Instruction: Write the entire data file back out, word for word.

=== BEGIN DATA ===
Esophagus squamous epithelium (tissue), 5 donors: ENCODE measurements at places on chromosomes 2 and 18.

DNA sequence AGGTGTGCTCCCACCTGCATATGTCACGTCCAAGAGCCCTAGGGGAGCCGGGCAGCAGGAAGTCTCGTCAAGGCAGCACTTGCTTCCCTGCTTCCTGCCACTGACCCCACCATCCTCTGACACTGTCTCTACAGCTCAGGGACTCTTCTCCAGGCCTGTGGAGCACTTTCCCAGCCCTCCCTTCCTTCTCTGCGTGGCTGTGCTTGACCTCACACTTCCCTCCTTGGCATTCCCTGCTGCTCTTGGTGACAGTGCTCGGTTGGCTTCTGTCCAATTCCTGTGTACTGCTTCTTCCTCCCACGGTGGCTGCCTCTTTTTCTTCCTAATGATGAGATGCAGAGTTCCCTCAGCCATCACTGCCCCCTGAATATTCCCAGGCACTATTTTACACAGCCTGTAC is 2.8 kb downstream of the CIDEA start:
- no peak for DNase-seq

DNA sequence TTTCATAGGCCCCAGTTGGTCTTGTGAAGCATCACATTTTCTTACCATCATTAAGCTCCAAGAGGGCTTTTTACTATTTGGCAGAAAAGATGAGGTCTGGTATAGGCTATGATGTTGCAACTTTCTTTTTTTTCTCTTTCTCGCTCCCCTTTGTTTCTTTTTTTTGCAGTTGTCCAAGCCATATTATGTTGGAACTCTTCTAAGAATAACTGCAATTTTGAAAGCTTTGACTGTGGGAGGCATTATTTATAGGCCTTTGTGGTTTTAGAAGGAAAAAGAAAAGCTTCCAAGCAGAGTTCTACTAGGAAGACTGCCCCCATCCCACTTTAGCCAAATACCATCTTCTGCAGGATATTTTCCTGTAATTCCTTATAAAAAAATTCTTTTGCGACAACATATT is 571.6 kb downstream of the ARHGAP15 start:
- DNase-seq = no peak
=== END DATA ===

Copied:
Esophagus squamous epithelium (tissue), 5 donors: ENCODE measurements at places on chromosomes 2 and 18.

DNA sequence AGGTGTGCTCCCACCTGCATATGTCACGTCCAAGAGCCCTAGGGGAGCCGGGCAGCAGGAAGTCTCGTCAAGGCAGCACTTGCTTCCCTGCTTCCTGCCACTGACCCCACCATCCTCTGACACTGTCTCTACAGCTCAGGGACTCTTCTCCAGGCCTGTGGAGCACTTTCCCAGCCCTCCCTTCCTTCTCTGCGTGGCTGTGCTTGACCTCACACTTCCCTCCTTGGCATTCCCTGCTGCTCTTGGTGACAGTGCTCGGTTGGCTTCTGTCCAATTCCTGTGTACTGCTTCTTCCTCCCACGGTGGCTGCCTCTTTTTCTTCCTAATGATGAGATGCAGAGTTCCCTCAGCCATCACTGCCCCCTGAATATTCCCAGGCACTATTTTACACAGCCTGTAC is 2.8 kb downstream of the CIDEA start:
- no peak for DNase-seq

DNA sequence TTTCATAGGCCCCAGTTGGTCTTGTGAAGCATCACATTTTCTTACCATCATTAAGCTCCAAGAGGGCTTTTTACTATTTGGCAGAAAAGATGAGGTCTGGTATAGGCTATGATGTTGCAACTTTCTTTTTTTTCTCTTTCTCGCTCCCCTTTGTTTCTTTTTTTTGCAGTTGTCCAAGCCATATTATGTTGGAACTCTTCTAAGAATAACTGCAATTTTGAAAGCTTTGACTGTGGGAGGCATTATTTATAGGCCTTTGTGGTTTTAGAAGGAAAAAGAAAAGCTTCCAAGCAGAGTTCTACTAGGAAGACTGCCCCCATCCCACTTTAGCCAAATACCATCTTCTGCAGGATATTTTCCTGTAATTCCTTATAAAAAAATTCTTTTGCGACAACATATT is 571.6 kb downstream of the ARHGAP15 start:
- DNase-seq = no peak